Jasper National Park is located in the province of Alberta (Canada). With 4,200 sq mi (10,878 sq km) it is the largest national park from the Canadian Rockies. The park is popular with tourists from all over the world, been known for glaciers, lakes, hot springs, mountains, waterfalls and the Columbia Icefield.
How it Got Here
People lived in what is today Jasper National Park starting with 9,000 years ago. The Iroquois and Sarcee are two known groups of Natives to have lived in the area. Industrialization of the area began with the expedition conducted by David Thompson in 1811, who later established the trading depot North West Company. Fur trading stimulated the development of a community in the area, which was faster boosted by the arrival of the Canadian Northern Railway and Grand Trunk Pacific Railway. The community that emerged as a result of these developments eventually became known as the Town of Jasper. As with other national parks, the area was initially referred to as a forest park and was later upgraded to a national park, in 1930.
Jasper National Park has a chill and unpredictable weather. The warmest month is July, with an average temperature of 72.5 °F (22.5 °C). January is the coldest (coolest?) month, with an average temperature of only 15.1 °F (-9.4 °C). June is the month when most precipitations are registered-the annual average for this month is 2.4 inches (62 mm). The area has plenty a snow, with the annual average been around 160 in (400 cm).
Wild Wild Life
If you visit the Jasper National Park, you may encounter any of these mammals: black bear, caribou, mule beaver, deer, grizzly bear, mountain goat, lynx, pika, white-tailed deer, timber wolf, and wolverine. As you already know, it is best not to encounter some of these species.
The area also includes many types of birds that are common in the Rockies, such as the bald eagle, golden eagle, evening grosbeaks, red-necked grebes, and white-tailed ptarmigans.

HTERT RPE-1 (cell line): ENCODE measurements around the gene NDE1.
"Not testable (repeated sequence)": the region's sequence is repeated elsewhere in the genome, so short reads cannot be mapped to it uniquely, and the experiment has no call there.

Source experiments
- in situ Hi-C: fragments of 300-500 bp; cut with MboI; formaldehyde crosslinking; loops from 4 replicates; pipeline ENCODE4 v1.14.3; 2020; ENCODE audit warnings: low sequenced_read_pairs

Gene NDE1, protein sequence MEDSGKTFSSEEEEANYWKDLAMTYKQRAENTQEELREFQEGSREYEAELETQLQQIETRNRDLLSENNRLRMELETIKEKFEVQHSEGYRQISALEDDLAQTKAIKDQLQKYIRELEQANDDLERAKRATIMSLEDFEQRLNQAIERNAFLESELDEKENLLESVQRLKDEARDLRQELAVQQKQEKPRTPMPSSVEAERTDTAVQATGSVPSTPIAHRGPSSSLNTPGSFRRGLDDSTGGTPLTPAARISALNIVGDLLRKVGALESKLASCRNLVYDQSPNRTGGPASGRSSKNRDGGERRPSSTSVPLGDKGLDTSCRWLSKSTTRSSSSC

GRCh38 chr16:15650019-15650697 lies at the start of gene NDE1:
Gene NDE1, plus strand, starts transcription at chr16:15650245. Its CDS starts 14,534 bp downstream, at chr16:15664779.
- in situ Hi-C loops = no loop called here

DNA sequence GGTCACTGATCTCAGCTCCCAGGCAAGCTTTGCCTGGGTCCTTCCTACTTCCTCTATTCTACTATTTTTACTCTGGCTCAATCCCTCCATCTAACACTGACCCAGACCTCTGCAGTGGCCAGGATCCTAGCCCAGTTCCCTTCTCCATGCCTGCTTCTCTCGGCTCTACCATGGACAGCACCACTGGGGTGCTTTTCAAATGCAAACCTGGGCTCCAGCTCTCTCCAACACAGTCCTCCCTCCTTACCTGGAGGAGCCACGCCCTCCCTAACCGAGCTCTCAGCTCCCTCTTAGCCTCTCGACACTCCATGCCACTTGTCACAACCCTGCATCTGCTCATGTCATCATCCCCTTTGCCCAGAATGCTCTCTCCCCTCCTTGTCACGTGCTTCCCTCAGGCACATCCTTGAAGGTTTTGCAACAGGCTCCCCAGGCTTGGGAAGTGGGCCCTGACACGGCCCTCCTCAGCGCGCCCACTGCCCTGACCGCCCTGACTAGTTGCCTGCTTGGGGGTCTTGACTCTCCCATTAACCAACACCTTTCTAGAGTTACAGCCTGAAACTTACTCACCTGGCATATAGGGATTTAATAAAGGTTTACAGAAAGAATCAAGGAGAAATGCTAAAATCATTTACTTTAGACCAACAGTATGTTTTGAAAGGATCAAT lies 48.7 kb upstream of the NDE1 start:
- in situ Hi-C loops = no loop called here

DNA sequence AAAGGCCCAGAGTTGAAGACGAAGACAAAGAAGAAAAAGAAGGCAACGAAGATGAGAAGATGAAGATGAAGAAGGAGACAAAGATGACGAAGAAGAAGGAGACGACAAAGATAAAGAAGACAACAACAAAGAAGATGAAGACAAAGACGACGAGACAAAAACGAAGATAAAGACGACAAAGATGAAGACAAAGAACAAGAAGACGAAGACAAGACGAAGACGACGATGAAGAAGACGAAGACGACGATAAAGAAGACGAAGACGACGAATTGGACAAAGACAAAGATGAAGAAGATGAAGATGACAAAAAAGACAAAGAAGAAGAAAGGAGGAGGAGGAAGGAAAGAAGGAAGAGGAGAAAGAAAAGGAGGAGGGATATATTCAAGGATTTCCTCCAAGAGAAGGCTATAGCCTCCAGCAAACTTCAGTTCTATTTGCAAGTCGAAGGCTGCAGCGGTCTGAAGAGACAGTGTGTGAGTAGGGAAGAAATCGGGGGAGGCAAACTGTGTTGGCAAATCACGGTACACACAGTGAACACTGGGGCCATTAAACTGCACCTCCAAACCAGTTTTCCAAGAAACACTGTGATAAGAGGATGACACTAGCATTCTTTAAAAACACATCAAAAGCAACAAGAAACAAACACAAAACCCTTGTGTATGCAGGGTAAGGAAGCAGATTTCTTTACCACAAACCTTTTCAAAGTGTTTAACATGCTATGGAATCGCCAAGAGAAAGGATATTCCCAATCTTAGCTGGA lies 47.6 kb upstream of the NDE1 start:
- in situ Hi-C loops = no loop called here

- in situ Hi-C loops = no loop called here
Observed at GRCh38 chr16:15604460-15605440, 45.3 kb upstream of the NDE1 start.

One of the most accessible locations from Jasper National Park is the Icefields Parkway. This 140 miles (230 km) highway offers quite impressing views and it provides access to the waterfalls of Athabasca and Sunwapta Falls, as well as to Lake Louise. It should be noted that the Icefields Parkway has been rated as one of the best drives in the world by Condé Nast Traveller, having made a good impression with its icefields and sweeping valleys.
Important places in the park include the Maligne Lake, Medicine Lake, Mount Edith Cavell, Pyramid Mountain, and Tonquin Valley. Maligne Lake is about 14 miles (22.5 km) long and 318 ft (97 m) deep. From the lake you can observe three glaciers, a few peaks, and the Spirit Island (for some reason everyone wants to take a picture of this tied island). The Maligne Lake is also famous for its azure colors.
Mount Edith Cavell reaches an elevation of 11,033 ft (3,363 m) and is among the most popular peaks from Jasper National Park. The Angel Glacier flows down the north face of the peak. If you decide to go to Mount Edit Cavell, the coolest thing to do is to explore the Path of the Glacier and reach the Angel Glacier. This glacier is also melting and you should visit it as soon as possible.
The Pyramid Mountain has been named this way because it kinda looks like a pyramid. It has an elevation of 9,075 ft (2,766 m) and offers access to the Athabasca River.
The Tonquin Valley includes several lakes and barren peaks. It also offers a great view of Amethyst Lake. You should keep in mind that the area is quite muddy and has plenty of mosquitoes. If the later is a major inconvenience for you, perhaps it’s best to focus on other places of the park.
Hiking & Camping in Jasper National Park
See Jasper National Park and surroundings in 3D with FatMap. Find hiking trails and plan your next trekking day.
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